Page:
This week, members of the Motion Picture Academy—the folks behind the Oscars—are casting their ballots to determine who will be nominated for the biggest film awards ceremony of the year. The Los Angeles Times reports that there is already concern among the membership that #OscarsSoWhite will make a roaring comeback this year.

In 2015 the 20 nomination slots for the four top acting awards were all filled by White actors, leaving zero chance that someone of color would take home a trophy and spurring BroadwayBlack.com editor April Reign to create the #OscarsSoWhite hashtag. If the myriad critics and sites are right in their predictions, Idris Elba (“Beasts of No Nation”) is the only actor of color poised to be nominated for his work this year. Michael B. Jordan (“Creed”) and Will Smith (“Concussion”) also gave standout performances, but no other actors of color have been widely mentioned in the Oscar discussion this year.

Balloting is set to close on Friday, but some hope that the Academy’s worry about a repeat of last year will influence voters to look beyond the usual White suspects when they evaluate the best performances of 2015. 

“If it’s all-white again, nobody’s going to be happy and there might be a growing perception that the academy is out of touch,” Steve Ross, a University of Southern California history professor whose work focuses on the intersection of film and politics, told the LA Times. “It has to be a good performance, but, for some, if they’re deciding between Will Smith and somebody else, they might just go for Will Smith because of what happened last year.”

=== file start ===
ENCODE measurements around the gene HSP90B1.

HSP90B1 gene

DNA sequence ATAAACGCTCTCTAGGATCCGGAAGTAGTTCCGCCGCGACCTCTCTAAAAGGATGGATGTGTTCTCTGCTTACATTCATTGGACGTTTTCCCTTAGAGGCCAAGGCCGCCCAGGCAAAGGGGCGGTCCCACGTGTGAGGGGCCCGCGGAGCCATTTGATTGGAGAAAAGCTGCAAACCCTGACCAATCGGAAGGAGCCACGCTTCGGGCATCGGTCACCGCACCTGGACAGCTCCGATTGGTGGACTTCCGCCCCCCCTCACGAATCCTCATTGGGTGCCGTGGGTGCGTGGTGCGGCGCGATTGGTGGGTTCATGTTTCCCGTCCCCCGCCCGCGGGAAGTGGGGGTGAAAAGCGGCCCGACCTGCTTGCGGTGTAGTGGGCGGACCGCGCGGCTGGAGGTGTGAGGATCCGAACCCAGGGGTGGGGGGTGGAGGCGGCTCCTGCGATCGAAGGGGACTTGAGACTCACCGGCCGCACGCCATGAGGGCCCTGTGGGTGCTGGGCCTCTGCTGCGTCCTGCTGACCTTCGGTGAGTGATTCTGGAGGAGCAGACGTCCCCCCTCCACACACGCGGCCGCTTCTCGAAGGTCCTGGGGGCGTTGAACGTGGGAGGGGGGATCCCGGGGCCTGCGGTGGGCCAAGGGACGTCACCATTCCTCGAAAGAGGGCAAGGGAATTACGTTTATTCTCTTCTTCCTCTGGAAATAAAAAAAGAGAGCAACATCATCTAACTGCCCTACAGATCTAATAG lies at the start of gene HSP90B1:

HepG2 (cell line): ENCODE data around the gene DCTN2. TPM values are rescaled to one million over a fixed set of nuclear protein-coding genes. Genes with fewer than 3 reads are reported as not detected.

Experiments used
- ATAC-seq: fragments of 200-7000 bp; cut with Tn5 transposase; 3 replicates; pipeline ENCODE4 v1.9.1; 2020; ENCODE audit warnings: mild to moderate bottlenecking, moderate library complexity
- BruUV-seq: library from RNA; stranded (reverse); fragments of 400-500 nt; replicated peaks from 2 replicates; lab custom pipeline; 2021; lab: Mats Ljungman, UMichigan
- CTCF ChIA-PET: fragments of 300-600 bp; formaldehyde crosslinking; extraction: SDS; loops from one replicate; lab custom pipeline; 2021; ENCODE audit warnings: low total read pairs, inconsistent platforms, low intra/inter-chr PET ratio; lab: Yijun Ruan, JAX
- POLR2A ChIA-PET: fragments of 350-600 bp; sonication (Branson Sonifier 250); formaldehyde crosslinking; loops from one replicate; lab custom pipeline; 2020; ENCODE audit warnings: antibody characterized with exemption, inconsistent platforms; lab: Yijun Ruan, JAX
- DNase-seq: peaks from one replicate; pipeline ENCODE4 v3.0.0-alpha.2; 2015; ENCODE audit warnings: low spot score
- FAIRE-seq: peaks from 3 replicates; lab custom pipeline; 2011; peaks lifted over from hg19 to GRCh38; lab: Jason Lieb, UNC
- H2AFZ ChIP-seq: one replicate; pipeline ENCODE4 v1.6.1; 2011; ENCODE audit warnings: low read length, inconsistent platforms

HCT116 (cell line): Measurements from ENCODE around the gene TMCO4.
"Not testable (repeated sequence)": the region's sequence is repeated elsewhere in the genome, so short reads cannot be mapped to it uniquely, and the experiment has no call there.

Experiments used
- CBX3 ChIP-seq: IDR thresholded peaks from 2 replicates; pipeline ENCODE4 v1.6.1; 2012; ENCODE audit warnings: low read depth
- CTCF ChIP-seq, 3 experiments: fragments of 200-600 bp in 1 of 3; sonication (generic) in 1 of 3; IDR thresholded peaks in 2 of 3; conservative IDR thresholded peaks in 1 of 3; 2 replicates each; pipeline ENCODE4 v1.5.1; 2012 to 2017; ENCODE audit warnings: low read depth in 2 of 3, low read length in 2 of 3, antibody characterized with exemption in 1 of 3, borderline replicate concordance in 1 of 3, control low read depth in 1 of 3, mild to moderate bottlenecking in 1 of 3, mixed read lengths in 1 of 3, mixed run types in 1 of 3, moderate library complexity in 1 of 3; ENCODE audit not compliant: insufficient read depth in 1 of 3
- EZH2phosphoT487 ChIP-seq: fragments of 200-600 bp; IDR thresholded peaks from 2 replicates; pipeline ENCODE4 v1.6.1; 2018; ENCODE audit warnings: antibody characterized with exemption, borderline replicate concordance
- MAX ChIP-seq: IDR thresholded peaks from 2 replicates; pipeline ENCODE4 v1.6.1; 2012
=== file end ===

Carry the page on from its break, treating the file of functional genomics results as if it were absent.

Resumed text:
But the overwhelming Whiteness of the nominations is more of a symptom than an illness. The academy’s membership—the people who vote—is largely White. It’s somethey the group is attempting to rectify. In June it invited 322 new members of various backgrounds to join, with academy president Cheryl Boone Isaacs saying that their inclusion represented “a normalization of our membership to represent both the industry and the country as a whole.” And in November, Boone Isaacs, who is Black, launched a five-year diversity initiative called A2020, which is billed as “a move to increase film industry diversity in front of and behind the camera.”

“You definitely want the people who decide these things to reflect society,” Ryan Coogler, who wrote and directed “Creed,” told the LA Times. “There’s empowerment in representation. It means so much when you see somebody who’s like you up there on that stage.”